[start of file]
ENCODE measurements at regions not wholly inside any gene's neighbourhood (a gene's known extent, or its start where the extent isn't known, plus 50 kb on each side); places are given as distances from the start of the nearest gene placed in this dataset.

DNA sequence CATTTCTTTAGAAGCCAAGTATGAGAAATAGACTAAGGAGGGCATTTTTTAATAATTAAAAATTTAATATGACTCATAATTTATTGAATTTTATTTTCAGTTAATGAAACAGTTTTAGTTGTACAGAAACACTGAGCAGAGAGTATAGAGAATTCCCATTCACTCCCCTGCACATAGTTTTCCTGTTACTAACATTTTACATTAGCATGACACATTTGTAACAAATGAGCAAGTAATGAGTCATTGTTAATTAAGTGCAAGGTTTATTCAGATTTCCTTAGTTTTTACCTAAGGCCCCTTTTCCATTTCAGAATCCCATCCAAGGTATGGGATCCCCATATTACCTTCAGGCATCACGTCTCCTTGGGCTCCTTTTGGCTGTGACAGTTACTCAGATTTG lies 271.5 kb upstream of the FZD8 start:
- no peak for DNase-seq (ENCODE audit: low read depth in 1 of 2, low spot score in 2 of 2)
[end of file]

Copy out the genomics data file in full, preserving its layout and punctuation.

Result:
ENCODE measurements at regions not wholly inside any gene's neighbourhood (a gene's known extent, or its start where the extent isn't known, plus 50 kb on each side); places are given as distances from the start of the nearest gene placed in this dataset.

DNA sequence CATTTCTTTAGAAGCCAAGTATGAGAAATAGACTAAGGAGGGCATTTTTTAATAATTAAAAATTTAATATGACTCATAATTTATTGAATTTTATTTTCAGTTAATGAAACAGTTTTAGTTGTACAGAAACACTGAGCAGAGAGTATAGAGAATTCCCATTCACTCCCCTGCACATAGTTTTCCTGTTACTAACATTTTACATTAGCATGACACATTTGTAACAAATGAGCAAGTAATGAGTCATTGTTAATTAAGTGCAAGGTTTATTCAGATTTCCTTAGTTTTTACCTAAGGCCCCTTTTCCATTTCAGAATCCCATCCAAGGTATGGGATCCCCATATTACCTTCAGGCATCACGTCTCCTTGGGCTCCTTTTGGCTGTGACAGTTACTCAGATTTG lies 271.5 kb upstream of the FZD8 start:
- no peak for DNase-seq (ENCODE audit: low read depth in 1 of 2, low spot score in 2 of 2)